Photo courtesy of Megan Connelly, Portland Winterhawks
The Portland Winterhawks have always been a team known to produce NHL draft picks and Jaydon Dureau is among them. The 5’11” 2001 born Left Winger hails from White City, Saskatchewan. Dureau was selected in the fifth round, 147th overall by the Tampa Bay Lightning in the 2020 NHL Entry Draft.
“Yeah, it’s the dream I’ve been working for ever since I was a kid so it was awesome, like it was a dream come true,” Dureau said. “Super excited, my family was super pumped and just congratulating me, it was a really special day for me and my family, yeah it was really exciting, yeah it’s still kind of hard to believe at times.”
Dureau had his rookie season with Portland in 2017-18 season for six games. He started getting the feel for the WHL in the 2018-19 season. Dureau collected 12 goals and 17 assists that season for 29 points in 67 games played. In the 2019-20 season Dureau really broke on the scene grabbing 19 goals and 51 assists for 71 points in 61 games played.
During the 2020-21 season Dureau has spent time with three different organizations. He played one game with Tampa Bay’s AHL affiliate, the Syracuse Crunch before returning to juniors. Dureau then joined the Melville Millionaires of the Saskatchewan Junior Hockey League (SJHL). With Melville, he racked up seven goals and four assists for 11 points in six games.
With this season brought with, the accomplishment of being named an alternate captain for Portland.
“I’ve been here for a few years now so I’m at like that veteran status in the league so yeah I’m really honored that the guys selected me and that I’m someone they look up to as a leader and somebody to be their alternate captain for this season,” Dureau said. “I’m just really excited that those guys selected me and it was super humbling and yeah, it’s just really exciting.”
Dureau explained that the team does everything together including covid tests, biking and hitting the gym. However, with the restrictions in place they’re not really able to go out and do much. Because of this, he said you cherish every moment at the rink with the guys. He touched on how they sometimes take it for granted, but how much it means being able to play a sport during the pandemic.
While the extended off-season was tough on players and Dureau found ways to keep busy and enjoy it. He explained how he took up a lot of hobbies.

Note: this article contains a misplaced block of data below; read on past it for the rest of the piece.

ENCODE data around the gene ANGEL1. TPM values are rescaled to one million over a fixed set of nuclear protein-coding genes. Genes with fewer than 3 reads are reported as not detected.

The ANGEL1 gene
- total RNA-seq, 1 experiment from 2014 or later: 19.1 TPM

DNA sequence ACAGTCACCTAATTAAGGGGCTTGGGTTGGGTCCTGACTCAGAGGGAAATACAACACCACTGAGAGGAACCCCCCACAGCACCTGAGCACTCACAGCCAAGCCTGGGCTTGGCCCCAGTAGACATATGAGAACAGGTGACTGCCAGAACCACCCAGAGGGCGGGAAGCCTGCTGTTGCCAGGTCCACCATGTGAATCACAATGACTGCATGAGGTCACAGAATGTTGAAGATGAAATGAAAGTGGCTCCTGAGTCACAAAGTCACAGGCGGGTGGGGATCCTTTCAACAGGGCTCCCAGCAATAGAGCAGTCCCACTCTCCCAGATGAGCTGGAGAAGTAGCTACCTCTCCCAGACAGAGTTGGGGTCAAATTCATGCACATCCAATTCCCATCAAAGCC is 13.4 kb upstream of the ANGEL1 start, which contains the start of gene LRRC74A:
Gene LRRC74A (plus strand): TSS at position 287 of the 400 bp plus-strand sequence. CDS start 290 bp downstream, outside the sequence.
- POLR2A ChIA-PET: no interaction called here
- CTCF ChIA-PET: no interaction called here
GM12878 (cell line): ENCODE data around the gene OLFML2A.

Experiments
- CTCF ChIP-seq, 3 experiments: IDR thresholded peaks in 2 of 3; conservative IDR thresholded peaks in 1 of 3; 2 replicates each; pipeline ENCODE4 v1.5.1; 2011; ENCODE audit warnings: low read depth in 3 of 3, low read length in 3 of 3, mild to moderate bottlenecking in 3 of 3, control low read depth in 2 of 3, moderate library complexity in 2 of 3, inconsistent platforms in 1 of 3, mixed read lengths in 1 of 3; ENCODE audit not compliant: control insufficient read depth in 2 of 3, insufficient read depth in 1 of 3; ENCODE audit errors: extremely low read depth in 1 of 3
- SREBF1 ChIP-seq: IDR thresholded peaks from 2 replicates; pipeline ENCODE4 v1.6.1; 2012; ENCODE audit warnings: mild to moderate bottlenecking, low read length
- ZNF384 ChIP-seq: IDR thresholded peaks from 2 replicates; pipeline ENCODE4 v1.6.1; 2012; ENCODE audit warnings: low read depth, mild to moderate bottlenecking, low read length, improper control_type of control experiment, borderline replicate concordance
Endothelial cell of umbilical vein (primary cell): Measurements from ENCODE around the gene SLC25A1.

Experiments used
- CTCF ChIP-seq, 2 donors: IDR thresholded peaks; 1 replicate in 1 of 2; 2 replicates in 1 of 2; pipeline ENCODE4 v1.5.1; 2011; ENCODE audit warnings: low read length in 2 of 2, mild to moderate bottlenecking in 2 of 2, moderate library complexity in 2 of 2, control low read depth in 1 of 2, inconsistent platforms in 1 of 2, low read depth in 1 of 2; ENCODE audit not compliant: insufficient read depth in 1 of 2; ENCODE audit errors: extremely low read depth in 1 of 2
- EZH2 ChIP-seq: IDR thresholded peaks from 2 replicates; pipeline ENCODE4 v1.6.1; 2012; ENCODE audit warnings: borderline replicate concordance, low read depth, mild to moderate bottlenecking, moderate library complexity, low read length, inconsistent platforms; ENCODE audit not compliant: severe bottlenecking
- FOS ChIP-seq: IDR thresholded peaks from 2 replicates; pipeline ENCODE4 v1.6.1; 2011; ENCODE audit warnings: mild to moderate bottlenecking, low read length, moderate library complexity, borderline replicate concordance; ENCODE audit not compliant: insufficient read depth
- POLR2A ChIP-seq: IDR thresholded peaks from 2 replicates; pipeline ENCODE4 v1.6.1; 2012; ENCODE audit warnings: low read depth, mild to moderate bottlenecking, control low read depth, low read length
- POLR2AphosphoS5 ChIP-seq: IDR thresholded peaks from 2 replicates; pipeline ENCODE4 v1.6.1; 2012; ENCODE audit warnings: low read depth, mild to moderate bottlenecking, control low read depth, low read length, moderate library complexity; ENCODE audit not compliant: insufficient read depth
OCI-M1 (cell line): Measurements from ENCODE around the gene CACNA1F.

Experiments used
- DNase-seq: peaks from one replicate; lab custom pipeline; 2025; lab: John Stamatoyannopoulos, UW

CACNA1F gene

“I learned guitar, picked up how to do that, I got a job during that which was really crucial to help pay for stuff, I like to draw, I’d be working out almost every day, training with my dad,” Dureau said. “We would go to the lake, we tore down our cabin looking to rebuild so we did that for quite a while, just little things like that.”
Dureau mentioned he’d play basketball with his buddies, go rollerblading, running, hiking and what he called just fun teenager things. When he gets back to playing hockey, he explained he’ll definitely look back and cherish those moments. He touched on how he has a tight friend group and that when he gets home he doesn’t think much will change and it’ll still be really fun.
Return to the pros
Once Dureau finishes up his time at the junior hockey level, he’ll be ready for his return to the professional level. Whether it’s with the Tampa Bay Lightning or Syracuse Crunch, he’s ready for the higher level of play. He explained how you don’t have that teenager range anymore with how you have guys in their thirties. However, Dureau mentioned he has friends and knows other players including from WHL’s US Division. He even has a buddy in another division who was selected and a couple from the OHL. He said he’s looking forward to seeing them again and having those relationships back.
“You have men, they have families, they have kids they have to support for, they have their wives and their families so I think it’s a dog eat dog world,” Dureau said.
He explained how you have to transition from being a boy playing a sport to becoming a man and taking it as your job and work that much harder to keep it consistent. He touched on how for those at the professional level, it’s their job, their salary and their income. In his one game with the Crunch he did have a few main takeaways at the AHL level compared to the WHL level.
“Yeah, it seems a lot stronger, they’re older men, they’re bigger, they’re stronger in their legs and I think that’s the biggest thing is that puck protection is crucial,” Dureau said.